Petrified Wood Colors and Mineral Composition
Petrified wood is not really a wood as we know it. Its name that derives from the Greek petro meaning rock, stone reveals that it is actually a wood turned into stone. Although the shape and texture, and sometimes even color of petrified wood create an illusion of real wood it is actually a mineralized fossil of the original terrestrial vegetation, most often parts of trees.
Petrified wood is formed by a natural process known as petrifaction during which the minerals replace the wood. Once the tree has died it was covered by water and then by a thick layer of mud which prevented its decomposition (wood exposed to the air decomposes and disappears) and enabled the minerals to enter the wood. Over time, the minerals in the water and mud replaced the wood and literally transformed it into stone.
When a tree falls it needs to be covered by mud very quickly otherwise it begins to decompose. The required time to transform wood into petrified wood is a matter of debate. Most examples of petrified wood that were found all over the world were formed millions of years ago but according to some experts, the petrification process could complete as early as in one century only.
The minerals that replace the wood during the petrifaction process take on virtually identical shape, size and texture of the original plant material which is why petrified wood appears like real wood. Even more, in some cases are preserved exceptional details such as tree rings and even cell structures of the original organic material. But petrified wood is perhaps even more valued for its rich colors.
The color of petrified wood depends on the chemical composition, more specifically minerals present in water and mud that covered the tree during the petrifaction process. The most common is silicon dioxide (SiO2). Petrified wood that is composed of this mineral is often referred to as silicified wood and is characterized by white color. However, petrified wood made of pure silicon dioxide is very rare as other minerals are typically present in water and mud as well. For that reason silicified wood is most often brown and reddish brown. White color can be also created by calcite but in this case petrified wood eventually darkens if exposed to sunlight. Very common is also quartz, the second most common mineral in the Earth’s crust. Quartz is colorless which is why it creates an illusion of “natural” wood color making petrified wood appear even more real.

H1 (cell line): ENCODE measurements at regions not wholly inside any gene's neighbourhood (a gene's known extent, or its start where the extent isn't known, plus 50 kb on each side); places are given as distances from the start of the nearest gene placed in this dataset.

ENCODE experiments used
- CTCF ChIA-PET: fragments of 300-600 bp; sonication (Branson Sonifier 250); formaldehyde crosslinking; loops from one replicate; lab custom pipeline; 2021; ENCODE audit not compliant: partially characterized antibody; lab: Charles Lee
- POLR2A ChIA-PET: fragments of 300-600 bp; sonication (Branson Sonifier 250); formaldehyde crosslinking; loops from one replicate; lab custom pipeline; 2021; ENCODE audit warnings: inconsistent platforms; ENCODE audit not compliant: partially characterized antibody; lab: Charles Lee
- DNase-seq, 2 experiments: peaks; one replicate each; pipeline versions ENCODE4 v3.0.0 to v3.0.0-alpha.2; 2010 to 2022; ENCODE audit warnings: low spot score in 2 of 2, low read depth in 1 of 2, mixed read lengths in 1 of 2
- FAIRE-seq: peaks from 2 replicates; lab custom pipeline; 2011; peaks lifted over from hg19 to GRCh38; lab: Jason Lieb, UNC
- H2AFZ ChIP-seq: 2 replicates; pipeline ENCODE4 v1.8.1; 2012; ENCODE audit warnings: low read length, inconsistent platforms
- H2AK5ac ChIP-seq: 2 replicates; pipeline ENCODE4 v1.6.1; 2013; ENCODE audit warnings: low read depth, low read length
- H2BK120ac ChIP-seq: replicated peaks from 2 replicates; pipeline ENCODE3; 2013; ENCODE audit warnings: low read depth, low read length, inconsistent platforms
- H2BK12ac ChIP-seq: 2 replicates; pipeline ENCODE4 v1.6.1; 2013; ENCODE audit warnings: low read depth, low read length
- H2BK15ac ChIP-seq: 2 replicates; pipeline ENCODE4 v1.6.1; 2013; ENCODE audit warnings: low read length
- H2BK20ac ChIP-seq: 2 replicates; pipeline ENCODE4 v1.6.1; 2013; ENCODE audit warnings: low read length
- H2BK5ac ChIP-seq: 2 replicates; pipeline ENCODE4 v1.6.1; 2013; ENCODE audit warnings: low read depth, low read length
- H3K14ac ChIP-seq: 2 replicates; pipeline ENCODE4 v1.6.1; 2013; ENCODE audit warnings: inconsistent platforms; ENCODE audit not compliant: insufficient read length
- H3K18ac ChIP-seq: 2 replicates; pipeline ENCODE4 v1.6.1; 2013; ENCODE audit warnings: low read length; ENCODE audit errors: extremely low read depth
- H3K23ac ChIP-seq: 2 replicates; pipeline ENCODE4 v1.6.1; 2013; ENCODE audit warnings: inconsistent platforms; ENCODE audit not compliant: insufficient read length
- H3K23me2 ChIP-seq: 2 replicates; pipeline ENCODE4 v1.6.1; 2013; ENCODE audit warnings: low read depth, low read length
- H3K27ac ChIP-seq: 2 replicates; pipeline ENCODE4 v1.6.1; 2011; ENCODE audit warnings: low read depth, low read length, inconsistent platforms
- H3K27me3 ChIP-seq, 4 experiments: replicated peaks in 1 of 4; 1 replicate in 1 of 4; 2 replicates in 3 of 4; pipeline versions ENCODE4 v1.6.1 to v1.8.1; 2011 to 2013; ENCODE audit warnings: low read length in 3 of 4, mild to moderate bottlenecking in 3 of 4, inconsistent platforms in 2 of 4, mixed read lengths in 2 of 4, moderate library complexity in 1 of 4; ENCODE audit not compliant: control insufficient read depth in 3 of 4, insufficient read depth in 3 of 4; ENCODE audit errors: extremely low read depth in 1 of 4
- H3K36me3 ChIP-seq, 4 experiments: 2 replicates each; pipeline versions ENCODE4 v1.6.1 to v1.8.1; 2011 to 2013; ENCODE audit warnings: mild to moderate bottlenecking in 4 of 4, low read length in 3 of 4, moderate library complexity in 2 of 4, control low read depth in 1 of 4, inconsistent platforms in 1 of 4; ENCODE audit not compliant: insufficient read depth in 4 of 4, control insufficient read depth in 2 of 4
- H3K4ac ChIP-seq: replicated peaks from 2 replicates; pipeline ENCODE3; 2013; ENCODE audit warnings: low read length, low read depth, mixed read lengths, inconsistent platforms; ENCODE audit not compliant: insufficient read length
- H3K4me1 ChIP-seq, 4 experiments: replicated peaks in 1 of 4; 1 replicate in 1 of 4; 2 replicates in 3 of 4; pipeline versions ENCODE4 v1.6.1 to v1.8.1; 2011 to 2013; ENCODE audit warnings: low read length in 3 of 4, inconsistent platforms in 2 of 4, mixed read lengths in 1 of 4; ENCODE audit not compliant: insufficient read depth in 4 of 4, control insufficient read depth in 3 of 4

Some types of petrified wood contain a variety of colors which makes them highly valued as decoration products. Colorful petrified woods are predominantly composed of silicon dioxide but they contain one or multiple minerals other than silicon dioxide such as iron, copper, manganese, cobalt, iron oxides, manganese dioxide, pyrite, goethite and calcite. The intensity and number of colors depends on the amount and type of the mentioned minerals that were present in water and mud that covered the tree during the petrifaction process.
Brown and reddish brown color indicate presence of iron which turns reddish brown when exposed to the air. The more the iron the more intense the red color. Green and blue color can be a result of several minerals including copper, cobalt and manganese, while manganese dioxide can produce blue, pink or purple color. Again, the higher the amount of any of the mentioned minerals the more intense the color. Brown, yellow and orange can be produced by goethite (an iron oxyhydroxide), while black color indicates presence of pyrite.
Both the color and mineral composition of petrified wood depend on chemical composition of the water and the mud at the time when the tree went through the petrifaction process. Regardless of color and mineral composition, petrified wood is very fragile yet hard as a rock. It has a Mohs hardiness of 7 which equals the hardiness of quartz, the main element of glass. Particularly valued are petrified woods that are composed either of rare minerals or multiple minerals giving it a an array of colors. These are very beautiful and are also very popular for decoration purposes because they are easy to cut, polish and shape, and create unique pieces of jewelry as well as interior and exterior decoration products and even pieces of furniture.